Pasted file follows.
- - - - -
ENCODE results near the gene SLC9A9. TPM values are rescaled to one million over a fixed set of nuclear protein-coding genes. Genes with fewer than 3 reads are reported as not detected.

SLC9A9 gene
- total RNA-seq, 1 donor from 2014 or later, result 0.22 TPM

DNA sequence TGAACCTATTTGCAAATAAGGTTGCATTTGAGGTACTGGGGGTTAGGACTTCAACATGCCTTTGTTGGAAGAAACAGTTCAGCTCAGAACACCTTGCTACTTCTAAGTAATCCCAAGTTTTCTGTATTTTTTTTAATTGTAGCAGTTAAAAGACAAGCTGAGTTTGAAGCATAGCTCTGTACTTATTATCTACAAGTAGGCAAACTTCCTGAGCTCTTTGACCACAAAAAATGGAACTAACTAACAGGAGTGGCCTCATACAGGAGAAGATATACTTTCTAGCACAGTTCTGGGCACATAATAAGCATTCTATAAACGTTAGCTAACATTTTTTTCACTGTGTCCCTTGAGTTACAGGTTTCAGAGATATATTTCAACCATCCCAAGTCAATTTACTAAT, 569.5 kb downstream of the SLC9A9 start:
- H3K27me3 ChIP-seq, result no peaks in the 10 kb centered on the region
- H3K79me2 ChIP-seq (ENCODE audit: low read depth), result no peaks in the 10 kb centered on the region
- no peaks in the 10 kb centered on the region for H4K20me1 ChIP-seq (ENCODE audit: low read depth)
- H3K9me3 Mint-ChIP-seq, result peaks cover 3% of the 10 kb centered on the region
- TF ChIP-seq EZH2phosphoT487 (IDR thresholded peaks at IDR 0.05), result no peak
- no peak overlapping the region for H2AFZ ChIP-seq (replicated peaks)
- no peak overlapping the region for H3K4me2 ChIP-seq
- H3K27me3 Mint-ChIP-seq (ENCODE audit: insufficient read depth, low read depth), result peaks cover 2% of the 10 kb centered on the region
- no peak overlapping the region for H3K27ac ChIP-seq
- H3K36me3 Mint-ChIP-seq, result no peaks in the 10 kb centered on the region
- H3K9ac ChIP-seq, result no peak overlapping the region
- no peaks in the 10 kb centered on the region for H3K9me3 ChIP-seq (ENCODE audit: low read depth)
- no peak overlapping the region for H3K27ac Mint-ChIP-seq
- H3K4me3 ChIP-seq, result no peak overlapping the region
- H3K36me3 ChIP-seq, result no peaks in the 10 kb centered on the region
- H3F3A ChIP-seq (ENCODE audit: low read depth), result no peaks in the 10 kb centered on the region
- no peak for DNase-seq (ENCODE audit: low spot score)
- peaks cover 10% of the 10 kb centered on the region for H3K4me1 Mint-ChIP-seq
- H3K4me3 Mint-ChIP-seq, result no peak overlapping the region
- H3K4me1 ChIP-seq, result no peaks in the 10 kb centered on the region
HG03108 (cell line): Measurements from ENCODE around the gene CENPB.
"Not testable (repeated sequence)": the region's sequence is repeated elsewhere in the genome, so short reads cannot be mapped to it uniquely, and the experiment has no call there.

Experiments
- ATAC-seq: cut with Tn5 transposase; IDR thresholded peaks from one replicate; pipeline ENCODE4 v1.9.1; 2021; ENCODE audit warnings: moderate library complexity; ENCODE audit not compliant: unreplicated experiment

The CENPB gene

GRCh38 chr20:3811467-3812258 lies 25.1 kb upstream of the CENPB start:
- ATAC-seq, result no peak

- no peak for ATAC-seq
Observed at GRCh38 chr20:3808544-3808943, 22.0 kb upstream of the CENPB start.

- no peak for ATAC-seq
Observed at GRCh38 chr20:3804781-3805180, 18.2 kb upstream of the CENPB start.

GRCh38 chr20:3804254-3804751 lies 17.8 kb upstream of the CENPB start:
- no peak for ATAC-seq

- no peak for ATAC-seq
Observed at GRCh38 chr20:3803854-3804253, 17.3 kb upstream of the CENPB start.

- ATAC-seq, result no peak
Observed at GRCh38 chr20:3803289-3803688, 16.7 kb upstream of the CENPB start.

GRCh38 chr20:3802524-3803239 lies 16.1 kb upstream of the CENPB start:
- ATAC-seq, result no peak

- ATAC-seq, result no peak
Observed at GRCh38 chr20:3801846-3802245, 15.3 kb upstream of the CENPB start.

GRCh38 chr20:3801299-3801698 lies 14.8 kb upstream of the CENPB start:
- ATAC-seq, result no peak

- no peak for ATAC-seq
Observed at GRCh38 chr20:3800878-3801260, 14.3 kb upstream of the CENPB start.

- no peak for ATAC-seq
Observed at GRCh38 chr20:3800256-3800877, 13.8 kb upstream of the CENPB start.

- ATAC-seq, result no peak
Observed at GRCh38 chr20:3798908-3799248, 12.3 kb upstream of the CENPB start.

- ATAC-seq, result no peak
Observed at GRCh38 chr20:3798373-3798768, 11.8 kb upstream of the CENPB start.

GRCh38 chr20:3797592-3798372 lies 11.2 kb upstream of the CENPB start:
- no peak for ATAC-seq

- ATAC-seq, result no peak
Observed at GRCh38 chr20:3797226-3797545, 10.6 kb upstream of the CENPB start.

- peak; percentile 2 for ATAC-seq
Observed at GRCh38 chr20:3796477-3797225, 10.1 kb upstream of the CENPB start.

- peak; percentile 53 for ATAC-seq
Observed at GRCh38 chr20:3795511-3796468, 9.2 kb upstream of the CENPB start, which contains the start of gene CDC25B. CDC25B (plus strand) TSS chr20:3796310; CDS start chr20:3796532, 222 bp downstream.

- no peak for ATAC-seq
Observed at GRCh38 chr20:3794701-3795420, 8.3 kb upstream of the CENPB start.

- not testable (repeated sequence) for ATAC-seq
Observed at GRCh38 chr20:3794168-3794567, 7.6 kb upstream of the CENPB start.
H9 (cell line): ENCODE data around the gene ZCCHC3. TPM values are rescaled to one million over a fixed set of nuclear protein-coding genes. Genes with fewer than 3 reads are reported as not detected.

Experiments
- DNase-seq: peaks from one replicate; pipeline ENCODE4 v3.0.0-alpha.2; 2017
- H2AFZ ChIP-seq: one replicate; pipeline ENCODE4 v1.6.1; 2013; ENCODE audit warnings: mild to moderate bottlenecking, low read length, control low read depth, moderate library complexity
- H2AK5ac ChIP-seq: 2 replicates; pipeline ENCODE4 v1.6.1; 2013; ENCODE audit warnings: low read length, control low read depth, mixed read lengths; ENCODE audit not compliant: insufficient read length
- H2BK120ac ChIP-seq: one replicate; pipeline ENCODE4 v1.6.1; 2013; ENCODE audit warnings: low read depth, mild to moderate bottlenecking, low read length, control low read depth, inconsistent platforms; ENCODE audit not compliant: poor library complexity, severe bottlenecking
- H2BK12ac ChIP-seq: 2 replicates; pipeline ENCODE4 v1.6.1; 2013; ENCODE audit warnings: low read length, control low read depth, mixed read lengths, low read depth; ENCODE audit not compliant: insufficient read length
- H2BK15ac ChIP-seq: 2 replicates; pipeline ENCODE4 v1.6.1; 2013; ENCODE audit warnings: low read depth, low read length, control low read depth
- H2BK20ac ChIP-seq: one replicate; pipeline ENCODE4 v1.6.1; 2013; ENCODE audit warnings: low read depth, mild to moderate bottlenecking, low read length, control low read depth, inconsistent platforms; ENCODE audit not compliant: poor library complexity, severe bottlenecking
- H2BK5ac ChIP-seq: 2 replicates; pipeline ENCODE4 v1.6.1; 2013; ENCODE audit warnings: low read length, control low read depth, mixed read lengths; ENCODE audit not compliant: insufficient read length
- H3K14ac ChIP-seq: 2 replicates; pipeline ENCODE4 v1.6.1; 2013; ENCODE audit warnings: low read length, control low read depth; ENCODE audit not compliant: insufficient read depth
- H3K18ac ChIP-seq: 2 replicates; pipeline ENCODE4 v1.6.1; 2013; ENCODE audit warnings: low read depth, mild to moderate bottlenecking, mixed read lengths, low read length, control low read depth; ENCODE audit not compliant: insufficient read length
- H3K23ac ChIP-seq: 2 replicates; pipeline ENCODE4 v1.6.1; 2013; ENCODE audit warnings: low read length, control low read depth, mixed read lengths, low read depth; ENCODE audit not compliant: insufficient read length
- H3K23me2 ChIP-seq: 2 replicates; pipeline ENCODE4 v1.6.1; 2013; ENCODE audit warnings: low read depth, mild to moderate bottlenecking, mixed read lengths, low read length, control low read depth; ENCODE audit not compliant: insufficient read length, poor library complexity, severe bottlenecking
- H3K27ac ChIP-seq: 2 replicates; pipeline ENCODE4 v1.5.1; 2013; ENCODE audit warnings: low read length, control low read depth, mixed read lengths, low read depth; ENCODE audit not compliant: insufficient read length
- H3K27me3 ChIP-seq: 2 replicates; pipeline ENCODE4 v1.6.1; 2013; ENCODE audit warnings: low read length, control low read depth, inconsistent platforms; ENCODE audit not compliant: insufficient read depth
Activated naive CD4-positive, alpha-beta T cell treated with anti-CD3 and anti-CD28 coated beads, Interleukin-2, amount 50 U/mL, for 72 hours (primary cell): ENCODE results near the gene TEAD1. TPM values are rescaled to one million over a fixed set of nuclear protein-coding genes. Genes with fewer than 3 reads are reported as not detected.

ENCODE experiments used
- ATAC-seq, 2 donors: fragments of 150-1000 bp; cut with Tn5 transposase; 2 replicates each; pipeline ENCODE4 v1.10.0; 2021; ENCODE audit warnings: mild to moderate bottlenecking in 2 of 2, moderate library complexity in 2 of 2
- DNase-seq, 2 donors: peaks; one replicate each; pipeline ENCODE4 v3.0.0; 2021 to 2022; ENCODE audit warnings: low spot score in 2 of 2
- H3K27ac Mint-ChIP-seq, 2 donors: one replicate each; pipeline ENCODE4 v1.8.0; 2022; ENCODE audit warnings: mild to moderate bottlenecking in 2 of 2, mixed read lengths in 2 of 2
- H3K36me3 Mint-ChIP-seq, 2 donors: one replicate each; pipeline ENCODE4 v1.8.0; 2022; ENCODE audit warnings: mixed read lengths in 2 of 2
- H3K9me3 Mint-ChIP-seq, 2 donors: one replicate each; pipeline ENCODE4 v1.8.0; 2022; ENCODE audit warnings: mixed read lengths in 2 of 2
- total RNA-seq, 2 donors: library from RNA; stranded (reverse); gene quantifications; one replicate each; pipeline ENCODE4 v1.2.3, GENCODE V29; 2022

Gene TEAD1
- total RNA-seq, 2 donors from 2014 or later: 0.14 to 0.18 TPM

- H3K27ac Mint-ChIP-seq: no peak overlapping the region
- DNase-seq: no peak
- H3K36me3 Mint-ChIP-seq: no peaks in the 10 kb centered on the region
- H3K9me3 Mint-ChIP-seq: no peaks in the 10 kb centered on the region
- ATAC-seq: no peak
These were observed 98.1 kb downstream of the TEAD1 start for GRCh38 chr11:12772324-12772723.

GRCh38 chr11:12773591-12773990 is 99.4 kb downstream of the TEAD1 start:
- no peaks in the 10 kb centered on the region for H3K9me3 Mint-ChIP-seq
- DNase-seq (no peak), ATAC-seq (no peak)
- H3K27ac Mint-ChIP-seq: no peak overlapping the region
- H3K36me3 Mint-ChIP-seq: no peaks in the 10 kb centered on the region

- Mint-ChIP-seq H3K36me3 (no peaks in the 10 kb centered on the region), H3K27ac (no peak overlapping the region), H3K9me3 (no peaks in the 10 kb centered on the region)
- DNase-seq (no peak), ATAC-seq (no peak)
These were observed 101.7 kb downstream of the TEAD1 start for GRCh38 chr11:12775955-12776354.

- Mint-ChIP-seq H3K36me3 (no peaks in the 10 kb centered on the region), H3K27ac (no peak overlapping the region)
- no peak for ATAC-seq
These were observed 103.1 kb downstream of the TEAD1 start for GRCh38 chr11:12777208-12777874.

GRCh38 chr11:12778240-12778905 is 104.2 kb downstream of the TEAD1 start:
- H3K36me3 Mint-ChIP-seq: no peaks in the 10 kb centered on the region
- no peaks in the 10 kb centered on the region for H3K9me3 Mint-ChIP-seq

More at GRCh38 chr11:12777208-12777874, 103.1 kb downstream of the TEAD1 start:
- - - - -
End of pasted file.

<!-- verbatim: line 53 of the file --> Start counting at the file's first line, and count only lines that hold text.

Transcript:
Observed at GRCh38 chr20:3798908-3799248, 12.3 kb upstream of the CENPB start.